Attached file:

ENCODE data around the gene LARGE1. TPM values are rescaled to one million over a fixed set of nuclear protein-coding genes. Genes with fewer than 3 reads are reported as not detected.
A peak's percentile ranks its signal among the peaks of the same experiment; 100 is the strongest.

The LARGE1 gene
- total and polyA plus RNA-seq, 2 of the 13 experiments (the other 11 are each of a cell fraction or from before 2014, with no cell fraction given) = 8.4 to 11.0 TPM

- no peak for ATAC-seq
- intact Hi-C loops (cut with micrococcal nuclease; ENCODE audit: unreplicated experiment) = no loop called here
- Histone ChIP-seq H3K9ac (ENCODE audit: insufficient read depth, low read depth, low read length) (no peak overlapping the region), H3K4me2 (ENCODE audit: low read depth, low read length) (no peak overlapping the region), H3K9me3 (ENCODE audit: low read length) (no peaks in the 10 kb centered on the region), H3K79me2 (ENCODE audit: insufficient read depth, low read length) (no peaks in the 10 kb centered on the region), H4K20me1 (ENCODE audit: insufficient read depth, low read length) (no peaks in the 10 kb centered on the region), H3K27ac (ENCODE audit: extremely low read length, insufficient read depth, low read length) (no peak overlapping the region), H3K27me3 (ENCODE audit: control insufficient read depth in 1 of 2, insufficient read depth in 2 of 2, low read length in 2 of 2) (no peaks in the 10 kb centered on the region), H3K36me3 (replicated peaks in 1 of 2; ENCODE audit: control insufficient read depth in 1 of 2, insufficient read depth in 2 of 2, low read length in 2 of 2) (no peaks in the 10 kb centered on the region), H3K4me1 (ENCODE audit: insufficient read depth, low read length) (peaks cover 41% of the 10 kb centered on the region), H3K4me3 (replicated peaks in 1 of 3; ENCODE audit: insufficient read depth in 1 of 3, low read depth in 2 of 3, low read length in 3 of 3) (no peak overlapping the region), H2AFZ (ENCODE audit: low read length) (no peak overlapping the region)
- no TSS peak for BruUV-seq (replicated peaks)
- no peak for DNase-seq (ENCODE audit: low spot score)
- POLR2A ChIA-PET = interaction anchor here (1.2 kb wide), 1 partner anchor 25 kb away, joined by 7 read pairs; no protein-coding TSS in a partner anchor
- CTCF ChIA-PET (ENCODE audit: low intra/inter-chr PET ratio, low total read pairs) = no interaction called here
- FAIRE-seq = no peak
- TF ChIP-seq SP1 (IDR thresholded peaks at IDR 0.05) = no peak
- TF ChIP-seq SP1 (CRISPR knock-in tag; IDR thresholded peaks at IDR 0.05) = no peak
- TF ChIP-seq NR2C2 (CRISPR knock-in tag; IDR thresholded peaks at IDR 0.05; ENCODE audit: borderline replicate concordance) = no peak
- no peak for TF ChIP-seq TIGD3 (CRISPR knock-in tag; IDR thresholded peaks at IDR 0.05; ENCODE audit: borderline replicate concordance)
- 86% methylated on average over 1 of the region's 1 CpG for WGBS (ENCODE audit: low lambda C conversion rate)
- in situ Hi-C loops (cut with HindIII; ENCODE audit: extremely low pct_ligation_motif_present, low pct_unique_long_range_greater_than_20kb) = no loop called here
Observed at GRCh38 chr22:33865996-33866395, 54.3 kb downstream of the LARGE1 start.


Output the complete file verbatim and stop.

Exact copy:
ENCODE data around the gene LARGE1. TPM values are rescaled to one million over a fixed set of nuclear protein-coding genes. Genes with fewer than 3 reads are reported as not detected.
A peak's percentile ranks its signal among the peaks of the same experiment; 100 is the strongest.

The LARGE1 gene
- total and polyA plus RNA-seq, 2 of the 13 experiments (the other 11 are each of a cell fraction or from before 2014, with no cell fraction given) = 8.4 to 11.0 TPM

- no peak for ATAC-seq
- intact Hi-C loops (cut with micrococcal nuclease; ENCODE audit: unreplicated experiment) = no loop called here
- Histone ChIP-seq H3K9ac (ENCODE audit: insufficient read depth, low read depth, low read length) (no peak overlapping the region), H3K4me2 (ENCODE audit: low read depth, low read length) (no peak overlapping the region), H3K9me3 (ENCODE audit: low read length) (no peaks in the 10 kb centered on the region), H3K79me2 (ENCODE audit: insufficient read depth, low read length) (no peaks in the 10 kb centered on the region), H4K20me1 (ENCODE audit: insufficient read depth, low read length) (no peaks in the 10 kb centered on the region), H3K27ac (ENCODE audit: extremely low read length, insufficient read depth, low read length) (no peak overlapping the region), H3K27me3 (ENCODE audit: control insufficient read depth in 1 of 2, insufficient read depth in 2 of 2, low read length in 2 of 2) (no peaks in the 10 kb centered on the region), H3K36me3 (replicated peaks in 1 of 2; ENCODE audit: control insufficient read depth in 1 of 2, insufficient read depth in 2 of 2, low read length in 2 of 2) (no peaks in the 10 kb centered on the region), H3K4me1 (ENCODE audit: insufficient read depth, low read length) (peaks cover 41% of the 10 kb centered on the region), H3K4me3 (replicated peaks in 1 of 3; ENCODE audit: insufficient read depth in 1 of 3, low read depth in 2 of 3, low read length in 3 of 3) (no peak overlapping the region), H2AFZ (ENCODE audit: low read length) (no peak overlapping the region)
- no TSS peak for BruUV-seq (replicated peaks)
- no peak for DNase-seq (ENCODE audit: low spot score)
- POLR2A ChIA-PET = interaction anchor here (1.2 kb wide), 1 partner anchor 25 kb away, joined by 7 read pairs; no protein-coding TSS in a partner anchor
- CTCF ChIA-PET (ENCODE audit: low intra/inter-chr PET ratio, low total read pairs) = no interaction called here
- FAIRE-seq = no peak
- TF ChIP-seq SP1 (IDR thresholded peaks at IDR 0.05) = no peak
- TF ChIP-seq SP1 (CRISPR knock-in tag; IDR thresholded peaks at IDR 0.05) = no peak
- TF ChIP-seq NR2C2 (CRISPR knock-in tag; IDR thresholded peaks at IDR 0.05; ENCODE audit: borderline replicate concordance) = no peak
- no peak for TF ChIP-seq TIGD3 (CRISPR knock-in tag; IDR thresholded peaks at IDR 0.05; ENCODE audit: borderline replicate concordance)
- 86% methylated on average over 1 of the region's 1 CpG for WGBS (ENCODE audit: low lambda C conversion rate)
- in situ Hi-C loops (cut with HindIII; ENCODE audit: extremely low pct_ligation_motif_present, low pct_unique_long_range_greater_than_20kb) = no loop called here
Observed at GRCh38 chr22:33865996-33866395, 54.3 kb downstream of the LARGE1 start.